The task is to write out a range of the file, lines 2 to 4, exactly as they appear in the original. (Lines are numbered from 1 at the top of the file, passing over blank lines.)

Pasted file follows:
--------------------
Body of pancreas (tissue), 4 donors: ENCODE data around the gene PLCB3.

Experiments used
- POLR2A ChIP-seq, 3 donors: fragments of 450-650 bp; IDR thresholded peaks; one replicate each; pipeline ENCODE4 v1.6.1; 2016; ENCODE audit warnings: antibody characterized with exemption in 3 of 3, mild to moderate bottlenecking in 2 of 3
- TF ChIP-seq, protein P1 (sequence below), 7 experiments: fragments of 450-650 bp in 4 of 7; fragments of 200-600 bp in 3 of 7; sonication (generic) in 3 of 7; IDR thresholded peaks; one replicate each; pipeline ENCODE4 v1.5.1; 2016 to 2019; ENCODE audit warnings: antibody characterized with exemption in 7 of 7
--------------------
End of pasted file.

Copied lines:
Experiments used
- POLR2A ChIP-seq, 3 donors: fragments of 450-650 bp; IDR thresholded peaks; one replicate each; pipeline ENCODE4 v1.6.1; 2016; ENCODE audit warnings: antibody characterized with exemption in 3 of 3, mild to moderate bottlenecking in 2 of 3
- TF ChIP-seq, protein P1 (sequence below), 7 experiments: fragments of 450-650 bp in 4 of 7; fragments of 200-600 bp in 3 of 7; sonication (generic) in 3 of 7; IDR thresholded peaks; one replicate each; pipeline ENCODE4 v1.5.1; 2016 to 2019; ENCODE audit warnings: antibody characterized with exemption in 7 of 7